So how do people form queries? The answer is, of course, “differently,” with the “80/20 Rule” in full force, with 20% of the queries representing 80% of the volume. But volume is not the only business-value metric in play. For example, in the training business, the term “tutorial” has huge volume but it is of marginal value due to the poor response when searching with this term. When a person is looking for a tutorial, they are expecting to find a free tutorial posted on the Web relative to the “subject” that they appended to the term “tutorial.” That is their mindset, and customer minds are nearly impossible to change. So, while “tutorial” is a high-volume word, the traffic it attracts does not match the product; hence its value is marginalized by poor conversion. Another aspect of this is that broad keywords such as “tutorial” are of limited value for the same reason: poor conversion. In this age, your objectives need to be specific terms that clearly indicate a relationship to your product or service. The volume of traffic is much lower, but it is quality traffic.

Once we have boiled the queries down to our target list, we will need to test our assumptions. This is where Google AdWords can become your best friend. Google gives you more than just traffic. They give you real-world business intelligence. In 15 minutes you can be running a structured marketing test of your theories with real people in the real market. This is market research that 10 years ago would have cost thousands of dollars to conduct and would have taken months to test and compile. Using multiple ads groups, you can test the various search terms for volume and response in just a few weeks. The ad Google presents is not much different than the free listing in the rankings, with both having a hyperlink and a small amount of supporting text. My guess is that AdWords and ranked pages will perform in the same relative response ranges. While this statement cannot yet be proven, it does make common sense that people will respond in similar fashion when the environment is nearly identical, with the exception of the reading zone. You will get different populations in different reading zones, but the response should be consistent on a percentage basis. If you cannot get a reasonable response from Google AdWords, then even if your page does come up, your response rate will be poor. Coming up in the search and earning a Web site visitor are two very different things. There is a conversion factor in play here that you must understand and manage toward.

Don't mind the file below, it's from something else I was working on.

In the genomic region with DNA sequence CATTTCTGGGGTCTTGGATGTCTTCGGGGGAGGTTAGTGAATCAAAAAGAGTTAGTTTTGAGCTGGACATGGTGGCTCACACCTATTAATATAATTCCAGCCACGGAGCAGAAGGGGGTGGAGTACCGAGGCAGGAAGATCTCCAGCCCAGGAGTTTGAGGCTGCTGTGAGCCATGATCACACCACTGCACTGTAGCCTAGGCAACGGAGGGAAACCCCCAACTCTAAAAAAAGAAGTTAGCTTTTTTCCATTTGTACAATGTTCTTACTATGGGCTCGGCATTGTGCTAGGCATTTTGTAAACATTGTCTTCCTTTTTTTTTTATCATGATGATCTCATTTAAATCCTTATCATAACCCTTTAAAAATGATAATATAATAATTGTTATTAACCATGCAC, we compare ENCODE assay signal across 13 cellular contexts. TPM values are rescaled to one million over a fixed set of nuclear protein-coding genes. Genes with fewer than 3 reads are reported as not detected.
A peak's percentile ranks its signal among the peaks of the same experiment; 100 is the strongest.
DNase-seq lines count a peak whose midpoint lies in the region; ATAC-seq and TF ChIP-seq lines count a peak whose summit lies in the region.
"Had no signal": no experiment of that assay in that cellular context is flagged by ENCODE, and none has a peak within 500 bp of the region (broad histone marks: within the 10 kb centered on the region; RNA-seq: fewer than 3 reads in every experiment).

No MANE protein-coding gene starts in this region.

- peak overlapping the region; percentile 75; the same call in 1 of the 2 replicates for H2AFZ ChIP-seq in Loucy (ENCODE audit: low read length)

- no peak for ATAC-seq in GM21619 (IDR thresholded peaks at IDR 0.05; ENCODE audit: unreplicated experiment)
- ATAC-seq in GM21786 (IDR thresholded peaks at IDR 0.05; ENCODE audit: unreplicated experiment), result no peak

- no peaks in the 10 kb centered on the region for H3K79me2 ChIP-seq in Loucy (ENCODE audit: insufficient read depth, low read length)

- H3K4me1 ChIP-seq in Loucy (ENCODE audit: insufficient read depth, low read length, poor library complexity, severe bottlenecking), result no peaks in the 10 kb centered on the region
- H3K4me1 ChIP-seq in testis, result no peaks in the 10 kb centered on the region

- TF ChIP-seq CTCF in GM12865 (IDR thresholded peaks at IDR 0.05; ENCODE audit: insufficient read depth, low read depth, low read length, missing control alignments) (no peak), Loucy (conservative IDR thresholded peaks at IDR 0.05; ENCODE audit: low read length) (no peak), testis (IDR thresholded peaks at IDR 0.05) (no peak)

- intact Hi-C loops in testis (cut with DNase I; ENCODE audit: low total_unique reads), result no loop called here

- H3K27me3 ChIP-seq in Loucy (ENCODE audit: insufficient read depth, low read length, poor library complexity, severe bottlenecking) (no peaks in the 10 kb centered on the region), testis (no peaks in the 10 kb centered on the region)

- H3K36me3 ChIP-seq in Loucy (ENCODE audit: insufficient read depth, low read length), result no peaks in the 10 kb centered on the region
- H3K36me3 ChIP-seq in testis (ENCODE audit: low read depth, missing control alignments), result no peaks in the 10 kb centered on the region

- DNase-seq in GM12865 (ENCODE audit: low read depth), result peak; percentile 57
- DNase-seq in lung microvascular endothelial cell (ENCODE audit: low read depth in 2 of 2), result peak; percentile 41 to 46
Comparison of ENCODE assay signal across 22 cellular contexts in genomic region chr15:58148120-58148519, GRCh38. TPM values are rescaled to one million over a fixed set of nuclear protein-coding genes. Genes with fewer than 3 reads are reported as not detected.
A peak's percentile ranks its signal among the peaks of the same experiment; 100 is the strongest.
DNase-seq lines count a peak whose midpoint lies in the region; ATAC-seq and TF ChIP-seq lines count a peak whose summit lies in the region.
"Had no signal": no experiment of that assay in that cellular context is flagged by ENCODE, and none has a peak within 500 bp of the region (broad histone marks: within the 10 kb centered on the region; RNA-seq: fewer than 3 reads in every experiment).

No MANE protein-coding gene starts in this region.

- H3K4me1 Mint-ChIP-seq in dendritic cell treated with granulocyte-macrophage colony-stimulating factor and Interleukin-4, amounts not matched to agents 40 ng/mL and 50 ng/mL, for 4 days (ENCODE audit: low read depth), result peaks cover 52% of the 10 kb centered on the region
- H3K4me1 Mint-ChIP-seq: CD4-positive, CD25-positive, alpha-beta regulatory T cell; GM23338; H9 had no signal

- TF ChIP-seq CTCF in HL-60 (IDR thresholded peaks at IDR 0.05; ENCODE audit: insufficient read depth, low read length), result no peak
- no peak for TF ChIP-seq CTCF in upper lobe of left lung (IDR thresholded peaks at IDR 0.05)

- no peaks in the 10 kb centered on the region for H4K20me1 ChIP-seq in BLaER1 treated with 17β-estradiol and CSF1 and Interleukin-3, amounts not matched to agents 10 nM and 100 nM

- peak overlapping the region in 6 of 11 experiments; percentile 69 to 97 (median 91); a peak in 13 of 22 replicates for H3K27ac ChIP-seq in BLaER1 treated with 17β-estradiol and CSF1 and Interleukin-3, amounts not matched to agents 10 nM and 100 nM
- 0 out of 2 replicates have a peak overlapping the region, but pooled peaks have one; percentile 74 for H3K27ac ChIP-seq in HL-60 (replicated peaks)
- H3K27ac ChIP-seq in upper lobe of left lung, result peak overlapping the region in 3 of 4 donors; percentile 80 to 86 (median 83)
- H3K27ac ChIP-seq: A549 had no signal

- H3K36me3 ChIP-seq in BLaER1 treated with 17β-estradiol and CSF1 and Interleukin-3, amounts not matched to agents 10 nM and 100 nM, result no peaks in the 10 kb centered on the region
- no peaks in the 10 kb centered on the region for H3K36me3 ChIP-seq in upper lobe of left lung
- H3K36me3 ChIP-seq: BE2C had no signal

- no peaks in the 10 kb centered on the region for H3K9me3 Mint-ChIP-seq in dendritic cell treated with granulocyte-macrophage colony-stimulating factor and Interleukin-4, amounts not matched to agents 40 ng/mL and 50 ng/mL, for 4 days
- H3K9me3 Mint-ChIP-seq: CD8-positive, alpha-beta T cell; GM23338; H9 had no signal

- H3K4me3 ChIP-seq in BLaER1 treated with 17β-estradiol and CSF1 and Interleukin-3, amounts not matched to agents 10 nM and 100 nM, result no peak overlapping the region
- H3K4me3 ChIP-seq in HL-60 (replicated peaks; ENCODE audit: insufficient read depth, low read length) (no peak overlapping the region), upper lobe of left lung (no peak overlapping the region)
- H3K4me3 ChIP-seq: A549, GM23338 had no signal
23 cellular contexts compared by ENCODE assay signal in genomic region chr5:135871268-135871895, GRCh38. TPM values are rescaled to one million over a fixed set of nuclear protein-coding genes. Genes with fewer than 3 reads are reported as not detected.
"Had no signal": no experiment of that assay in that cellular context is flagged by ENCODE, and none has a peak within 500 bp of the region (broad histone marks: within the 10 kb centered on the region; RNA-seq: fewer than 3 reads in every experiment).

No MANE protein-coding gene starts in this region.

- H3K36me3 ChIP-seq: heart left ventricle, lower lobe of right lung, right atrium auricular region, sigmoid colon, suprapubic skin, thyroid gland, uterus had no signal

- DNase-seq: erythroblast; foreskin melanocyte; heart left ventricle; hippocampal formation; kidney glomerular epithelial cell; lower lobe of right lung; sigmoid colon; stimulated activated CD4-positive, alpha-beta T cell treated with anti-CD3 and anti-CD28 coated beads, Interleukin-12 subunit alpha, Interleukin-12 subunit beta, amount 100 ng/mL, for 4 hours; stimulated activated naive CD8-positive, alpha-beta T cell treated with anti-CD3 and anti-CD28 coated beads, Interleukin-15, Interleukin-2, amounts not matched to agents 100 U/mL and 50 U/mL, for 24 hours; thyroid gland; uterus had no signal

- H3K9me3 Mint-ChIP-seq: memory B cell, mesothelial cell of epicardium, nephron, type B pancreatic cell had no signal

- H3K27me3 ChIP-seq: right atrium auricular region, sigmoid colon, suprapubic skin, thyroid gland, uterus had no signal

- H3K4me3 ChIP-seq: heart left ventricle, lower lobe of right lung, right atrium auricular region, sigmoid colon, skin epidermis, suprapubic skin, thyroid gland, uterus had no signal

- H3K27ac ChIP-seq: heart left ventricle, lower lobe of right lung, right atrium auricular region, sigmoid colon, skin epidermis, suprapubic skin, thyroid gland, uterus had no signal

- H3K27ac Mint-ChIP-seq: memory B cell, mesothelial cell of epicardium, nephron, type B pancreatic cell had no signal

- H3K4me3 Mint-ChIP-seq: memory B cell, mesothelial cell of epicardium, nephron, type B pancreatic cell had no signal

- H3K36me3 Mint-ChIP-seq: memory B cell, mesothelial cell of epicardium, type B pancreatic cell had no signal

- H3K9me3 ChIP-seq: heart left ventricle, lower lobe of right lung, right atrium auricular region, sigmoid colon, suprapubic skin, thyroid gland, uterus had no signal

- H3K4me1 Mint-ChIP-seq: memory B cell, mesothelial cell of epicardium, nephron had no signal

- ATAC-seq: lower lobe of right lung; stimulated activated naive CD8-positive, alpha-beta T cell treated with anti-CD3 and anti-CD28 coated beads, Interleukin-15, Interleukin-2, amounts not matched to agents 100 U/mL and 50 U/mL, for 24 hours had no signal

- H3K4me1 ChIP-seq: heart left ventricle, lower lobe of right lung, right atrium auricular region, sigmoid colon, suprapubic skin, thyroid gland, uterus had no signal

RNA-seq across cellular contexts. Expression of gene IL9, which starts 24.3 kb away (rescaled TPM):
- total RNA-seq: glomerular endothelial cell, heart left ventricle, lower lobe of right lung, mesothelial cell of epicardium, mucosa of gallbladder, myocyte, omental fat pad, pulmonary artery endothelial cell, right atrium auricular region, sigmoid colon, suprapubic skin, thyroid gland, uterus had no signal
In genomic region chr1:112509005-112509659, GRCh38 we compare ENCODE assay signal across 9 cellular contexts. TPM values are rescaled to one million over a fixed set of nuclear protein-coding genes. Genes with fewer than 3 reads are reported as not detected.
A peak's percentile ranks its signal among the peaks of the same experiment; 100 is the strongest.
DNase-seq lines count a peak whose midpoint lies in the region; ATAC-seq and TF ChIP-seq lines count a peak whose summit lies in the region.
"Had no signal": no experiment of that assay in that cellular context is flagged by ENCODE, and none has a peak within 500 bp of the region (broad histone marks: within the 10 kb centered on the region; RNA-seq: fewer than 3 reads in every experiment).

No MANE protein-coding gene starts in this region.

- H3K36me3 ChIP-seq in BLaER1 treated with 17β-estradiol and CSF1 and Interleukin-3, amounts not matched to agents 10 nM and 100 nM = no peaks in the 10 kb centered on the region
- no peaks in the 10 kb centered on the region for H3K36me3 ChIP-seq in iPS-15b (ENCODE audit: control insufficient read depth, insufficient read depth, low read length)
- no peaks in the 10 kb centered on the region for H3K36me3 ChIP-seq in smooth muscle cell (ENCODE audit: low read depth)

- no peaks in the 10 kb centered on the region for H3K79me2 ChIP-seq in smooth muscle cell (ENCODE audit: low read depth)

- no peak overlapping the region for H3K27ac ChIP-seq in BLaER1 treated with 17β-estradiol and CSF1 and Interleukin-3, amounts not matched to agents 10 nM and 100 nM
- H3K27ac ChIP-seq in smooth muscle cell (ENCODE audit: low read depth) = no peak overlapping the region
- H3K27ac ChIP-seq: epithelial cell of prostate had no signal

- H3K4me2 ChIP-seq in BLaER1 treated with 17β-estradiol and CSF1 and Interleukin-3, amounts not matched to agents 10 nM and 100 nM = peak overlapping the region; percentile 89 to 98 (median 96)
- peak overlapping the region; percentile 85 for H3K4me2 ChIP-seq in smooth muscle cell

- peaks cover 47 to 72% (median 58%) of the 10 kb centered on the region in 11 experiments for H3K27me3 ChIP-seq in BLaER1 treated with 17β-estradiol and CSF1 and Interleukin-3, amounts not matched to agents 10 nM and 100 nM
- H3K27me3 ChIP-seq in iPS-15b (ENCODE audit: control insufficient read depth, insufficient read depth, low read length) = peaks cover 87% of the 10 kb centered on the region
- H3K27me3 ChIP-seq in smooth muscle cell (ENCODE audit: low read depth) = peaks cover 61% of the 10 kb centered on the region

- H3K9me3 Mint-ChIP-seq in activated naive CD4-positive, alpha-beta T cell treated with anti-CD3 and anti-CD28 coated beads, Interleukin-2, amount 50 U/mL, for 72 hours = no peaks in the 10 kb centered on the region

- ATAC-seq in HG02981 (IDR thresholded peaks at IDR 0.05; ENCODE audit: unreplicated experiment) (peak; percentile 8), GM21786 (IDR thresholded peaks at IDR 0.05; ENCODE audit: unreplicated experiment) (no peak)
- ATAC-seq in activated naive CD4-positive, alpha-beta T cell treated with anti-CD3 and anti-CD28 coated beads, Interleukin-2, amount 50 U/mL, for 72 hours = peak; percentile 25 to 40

With properly tested concepts and a base strategy, we can turn our attention to page design and all the complexity that is so common in the SEO discourse. The difference is that with professional research, we know what the objectives are and how to measure them. Page design still has to balance the search engine requirements with the conversion of visitors into customers, but that is an art form discussion for a future article. To finish the loop, the SEO expert must either master those skills or find an expert partner in advertising or public relations to join their team.